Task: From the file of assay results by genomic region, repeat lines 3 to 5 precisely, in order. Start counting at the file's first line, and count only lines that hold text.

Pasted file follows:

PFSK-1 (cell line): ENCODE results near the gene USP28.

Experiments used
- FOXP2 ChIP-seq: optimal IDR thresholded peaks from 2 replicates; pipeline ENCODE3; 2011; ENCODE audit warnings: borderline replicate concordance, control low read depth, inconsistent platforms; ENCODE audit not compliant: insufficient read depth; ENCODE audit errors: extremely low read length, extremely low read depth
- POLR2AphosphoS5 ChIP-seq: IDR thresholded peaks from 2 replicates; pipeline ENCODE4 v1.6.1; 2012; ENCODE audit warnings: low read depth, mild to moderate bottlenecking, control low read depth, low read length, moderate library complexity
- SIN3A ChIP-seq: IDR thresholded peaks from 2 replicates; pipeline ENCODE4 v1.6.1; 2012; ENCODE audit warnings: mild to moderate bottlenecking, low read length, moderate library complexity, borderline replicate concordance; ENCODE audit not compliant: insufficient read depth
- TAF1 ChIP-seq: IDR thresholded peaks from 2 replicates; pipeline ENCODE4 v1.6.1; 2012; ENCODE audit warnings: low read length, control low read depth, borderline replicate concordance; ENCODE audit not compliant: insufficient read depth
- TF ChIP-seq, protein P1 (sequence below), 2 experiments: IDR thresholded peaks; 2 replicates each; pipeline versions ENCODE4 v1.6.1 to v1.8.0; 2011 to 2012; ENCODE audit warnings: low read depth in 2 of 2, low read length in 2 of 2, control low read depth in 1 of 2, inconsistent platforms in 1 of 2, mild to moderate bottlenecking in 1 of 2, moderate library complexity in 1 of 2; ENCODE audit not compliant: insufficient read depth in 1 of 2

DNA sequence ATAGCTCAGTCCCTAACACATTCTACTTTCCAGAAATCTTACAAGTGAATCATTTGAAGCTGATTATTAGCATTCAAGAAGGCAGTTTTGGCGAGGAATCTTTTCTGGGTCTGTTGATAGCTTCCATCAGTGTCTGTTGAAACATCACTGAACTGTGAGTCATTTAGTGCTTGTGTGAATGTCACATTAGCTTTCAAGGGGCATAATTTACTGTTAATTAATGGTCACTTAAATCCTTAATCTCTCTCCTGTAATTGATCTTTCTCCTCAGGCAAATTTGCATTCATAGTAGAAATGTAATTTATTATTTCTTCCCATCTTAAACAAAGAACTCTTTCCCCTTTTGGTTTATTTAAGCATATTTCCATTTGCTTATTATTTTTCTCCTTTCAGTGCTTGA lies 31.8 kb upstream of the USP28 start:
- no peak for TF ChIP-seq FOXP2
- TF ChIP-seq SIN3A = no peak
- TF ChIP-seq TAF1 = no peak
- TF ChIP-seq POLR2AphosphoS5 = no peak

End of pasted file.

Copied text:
- FOXP2 ChIP-seq: optimal IDR thresholded peaks from 2 replicates; pipeline ENCODE3; 2011; ENCODE audit warnings: borderline replicate concordance, control low read depth, inconsistent platforms; ENCODE audit not compliant: insufficient read depth; ENCODE audit errors: extremely low read length, extremely low read depth
- POLR2AphosphoS5 ChIP-seq: IDR thresholded peaks from 2 replicates; pipeline ENCODE4 v1.6.1; 2012; ENCODE audit warnings: low read depth, mild to moderate bottlenecking, control low read depth, low read length, moderate library complexity
- SIN3A ChIP-seq: IDR thresholded peaks from 2 replicates; pipeline ENCODE4 v1.6.1; 2012; ENCODE audit warnings: mild to moderate bottlenecking, low read length, moderate library complexity, borderline replicate concordance; ENCODE audit not compliant: insufficient read depth